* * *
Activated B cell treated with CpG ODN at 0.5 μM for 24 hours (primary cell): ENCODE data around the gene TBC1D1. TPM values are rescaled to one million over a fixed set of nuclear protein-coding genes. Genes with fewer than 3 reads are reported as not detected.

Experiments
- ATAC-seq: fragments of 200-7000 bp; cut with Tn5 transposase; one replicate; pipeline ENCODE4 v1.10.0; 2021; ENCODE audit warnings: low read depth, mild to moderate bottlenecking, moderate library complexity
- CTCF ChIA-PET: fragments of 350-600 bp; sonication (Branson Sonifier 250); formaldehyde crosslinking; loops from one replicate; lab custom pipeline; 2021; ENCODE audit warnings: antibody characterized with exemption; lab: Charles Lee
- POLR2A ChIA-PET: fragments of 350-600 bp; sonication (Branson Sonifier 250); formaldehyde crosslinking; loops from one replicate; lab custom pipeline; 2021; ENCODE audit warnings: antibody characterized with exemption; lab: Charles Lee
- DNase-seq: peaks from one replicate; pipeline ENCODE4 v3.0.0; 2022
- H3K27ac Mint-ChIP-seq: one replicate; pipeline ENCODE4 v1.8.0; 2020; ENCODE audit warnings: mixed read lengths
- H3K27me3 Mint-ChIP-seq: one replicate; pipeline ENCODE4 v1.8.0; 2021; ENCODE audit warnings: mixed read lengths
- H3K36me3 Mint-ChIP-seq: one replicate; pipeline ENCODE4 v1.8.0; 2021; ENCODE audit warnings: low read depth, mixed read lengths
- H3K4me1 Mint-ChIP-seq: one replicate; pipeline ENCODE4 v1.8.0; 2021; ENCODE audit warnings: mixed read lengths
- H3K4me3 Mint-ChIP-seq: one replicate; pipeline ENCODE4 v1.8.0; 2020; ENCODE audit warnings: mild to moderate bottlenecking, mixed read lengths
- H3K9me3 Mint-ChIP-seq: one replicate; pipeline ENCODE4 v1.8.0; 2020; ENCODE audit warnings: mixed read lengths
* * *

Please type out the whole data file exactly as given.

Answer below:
Activated B cell treated with CpG ODN at 0.5 μM for 24 hours (primary cell): ENCODE data around the gene TBC1D1. TPM values are rescaled to one million over a fixed set of nuclear protein-coding genes. Genes with fewer than 3 reads are reported as not detected.

Experiments
- ATAC-seq: fragments of 200-7000 bp; cut with Tn5 transposase; one replicate; pipeline ENCODE4 v1.10.0; 2021; ENCODE audit warnings: low read depth, mild to moderate bottlenecking, moderate library complexity
- CTCF ChIA-PET: fragments of 350-600 bp; sonication (Branson Sonifier 250); formaldehyde crosslinking; loops from one replicate; lab custom pipeline; 2021; ENCODE audit warnings: antibody characterized with exemption; lab: Charles Lee
- POLR2A ChIA-PET: fragments of 350-600 bp; sonication (Branson Sonifier 250); formaldehyde crosslinking; loops from one replicate; lab custom pipeline; 2021; ENCODE audit warnings: antibody characterized with exemption; lab: Charles Lee
- DNase-seq: peaks from one replicate; pipeline ENCODE4 v3.0.0; 2022
- H3K27ac Mint-ChIP-seq: one replicate; pipeline ENCODE4 v1.8.0; 2020; ENCODE audit warnings: mixed read lengths
- H3K27me3 Mint-ChIP-seq: one replicate; pipeline ENCODE4 v1.8.0; 2021; ENCODE audit warnings: mixed read lengths
- H3K36me3 Mint-ChIP-seq: one replicate; pipeline ENCODE4 v1.8.0; 2021; ENCODE audit warnings: low read depth, mixed read lengths
- H3K4me1 Mint-ChIP-seq: one replicate; pipeline ENCODE4 v1.8.0; 2021; ENCODE audit warnings: mixed read lengths
- H3K4me3 Mint-ChIP-seq: one replicate; pipeline ENCODE4 v1.8.0; 2020; ENCODE audit warnings: mild to moderate bottlenecking, mixed read lengths
- H3K9me3 Mint-ChIP-seq: one replicate; pipeline ENCODE4 v1.8.0; 2020; ENCODE audit warnings: mixed read lengths